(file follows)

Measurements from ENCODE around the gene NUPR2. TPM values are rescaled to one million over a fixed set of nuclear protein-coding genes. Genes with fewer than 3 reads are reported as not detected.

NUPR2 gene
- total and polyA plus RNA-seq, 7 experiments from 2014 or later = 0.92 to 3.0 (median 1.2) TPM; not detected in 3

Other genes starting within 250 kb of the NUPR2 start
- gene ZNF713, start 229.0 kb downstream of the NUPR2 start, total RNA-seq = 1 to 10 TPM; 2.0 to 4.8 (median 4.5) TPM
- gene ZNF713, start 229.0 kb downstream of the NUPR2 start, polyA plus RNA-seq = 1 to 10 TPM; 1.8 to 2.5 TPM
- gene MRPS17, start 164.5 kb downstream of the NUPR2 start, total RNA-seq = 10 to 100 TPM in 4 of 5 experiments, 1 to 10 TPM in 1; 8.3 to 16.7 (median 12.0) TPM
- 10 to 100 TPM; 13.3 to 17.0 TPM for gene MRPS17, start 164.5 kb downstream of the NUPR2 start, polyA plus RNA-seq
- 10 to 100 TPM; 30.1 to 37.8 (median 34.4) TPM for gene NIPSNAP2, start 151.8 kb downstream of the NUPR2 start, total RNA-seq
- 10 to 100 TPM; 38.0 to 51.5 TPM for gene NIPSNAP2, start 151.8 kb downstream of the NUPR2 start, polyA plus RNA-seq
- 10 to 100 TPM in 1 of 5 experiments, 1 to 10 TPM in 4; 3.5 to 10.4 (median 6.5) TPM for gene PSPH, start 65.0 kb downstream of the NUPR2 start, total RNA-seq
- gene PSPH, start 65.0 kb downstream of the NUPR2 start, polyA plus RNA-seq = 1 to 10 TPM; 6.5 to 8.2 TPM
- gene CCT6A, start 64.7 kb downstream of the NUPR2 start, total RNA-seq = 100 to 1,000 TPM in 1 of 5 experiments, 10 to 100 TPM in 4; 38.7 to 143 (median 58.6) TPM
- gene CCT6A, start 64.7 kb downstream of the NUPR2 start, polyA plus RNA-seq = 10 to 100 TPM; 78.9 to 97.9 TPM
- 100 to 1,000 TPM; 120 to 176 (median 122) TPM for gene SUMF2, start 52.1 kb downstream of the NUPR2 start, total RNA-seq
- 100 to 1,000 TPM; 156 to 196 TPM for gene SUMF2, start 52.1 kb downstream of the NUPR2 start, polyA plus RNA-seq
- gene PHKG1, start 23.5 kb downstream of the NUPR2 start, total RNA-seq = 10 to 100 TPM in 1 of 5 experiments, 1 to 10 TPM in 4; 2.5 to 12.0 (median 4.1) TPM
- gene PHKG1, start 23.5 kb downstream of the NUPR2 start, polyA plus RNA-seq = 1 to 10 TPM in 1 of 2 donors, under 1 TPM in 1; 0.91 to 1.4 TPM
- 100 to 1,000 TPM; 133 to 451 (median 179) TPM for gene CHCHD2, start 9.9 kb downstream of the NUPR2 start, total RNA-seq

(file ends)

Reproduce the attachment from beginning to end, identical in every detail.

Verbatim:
Measurements from ENCODE around the gene NUPR2. TPM values are rescaled to one million over a fixed set of nuclear protein-coding genes. Genes with fewer than 3 reads are reported as not detected.

NUPR2 gene
- total and polyA plus RNA-seq, 7 experiments from 2014 or later = 0.92 to 3.0 (median 1.2) TPM; not detected in 3

Other genes starting within 250 kb of the NUPR2 start
- gene ZNF713, start 229.0 kb downstream of the NUPR2 start, total RNA-seq = 1 to 10 TPM; 2.0 to 4.8 (median 4.5) TPM
- gene ZNF713, start 229.0 kb downstream of the NUPR2 start, polyA plus RNA-seq = 1 to 10 TPM; 1.8 to 2.5 TPM
- gene MRPS17, start 164.5 kb downstream of the NUPR2 start, total RNA-seq = 10 to 100 TPM in 4 of 5 experiments, 1 to 10 TPM in 1; 8.3 to 16.7 (median 12.0) TPM
- 10 to 100 TPM; 13.3 to 17.0 TPM for gene MRPS17, start 164.5 kb downstream of the NUPR2 start, polyA plus RNA-seq
- 10 to 100 TPM; 30.1 to 37.8 (median 34.4) TPM for gene NIPSNAP2, start 151.8 kb downstream of the NUPR2 start, total RNA-seq
- 10 to 100 TPM; 38.0 to 51.5 TPM for gene NIPSNAP2, start 151.8 kb downstream of the NUPR2 start, polyA plus RNA-seq
- 10 to 100 TPM in 1 of 5 experiments, 1 to 10 TPM in 4; 3.5 to 10.4 (median 6.5) TPM for gene PSPH, start 65.0 kb downstream of the NUPR2 start, total RNA-seq
- gene PSPH, start 65.0 kb downstream of the NUPR2 start, polyA plus RNA-seq = 1 to 10 TPM; 6.5 to 8.2 TPM
- gene CCT6A, start 64.7 kb downstream of the NUPR2 start, total RNA-seq = 100 to 1,000 TPM in 1 of 5 experiments, 10 to 100 TPM in 4; 38.7 to 143 (median 58.6) TPM
- gene CCT6A, start 64.7 kb downstream of the NUPR2 start, polyA plus RNA-seq = 10 to 100 TPM; 78.9 to 97.9 TPM
- 100 to 1,000 TPM; 120 to 176 (median 122) TPM for gene SUMF2, start 52.1 kb downstream of the NUPR2 start, total RNA-seq
- 100 to 1,000 TPM; 156 to 196 TPM for gene SUMF2, start 52.1 kb downstream of the NUPR2 start, polyA plus RNA-seq
- gene PHKG1, start 23.5 kb downstream of the NUPR2 start, total RNA-seq = 10 to 100 TPM in 1 of 5 experiments, 1 to 10 TPM in 4; 2.5 to 12.0 (median 4.1) TPM
- gene PHKG1, start 23.5 kb downstream of the NUPR2 start, polyA plus RNA-seq = 1 to 10 TPM in 1 of 2 donors, under 1 TPM in 1; 0.91 to 1.4 TPM
- 100 to 1,000 TPM; 133 to 451 (median 179) TPM for gene CHCHD2, start 9.9 kb downstream of the NUPR2 start, total RNA-seq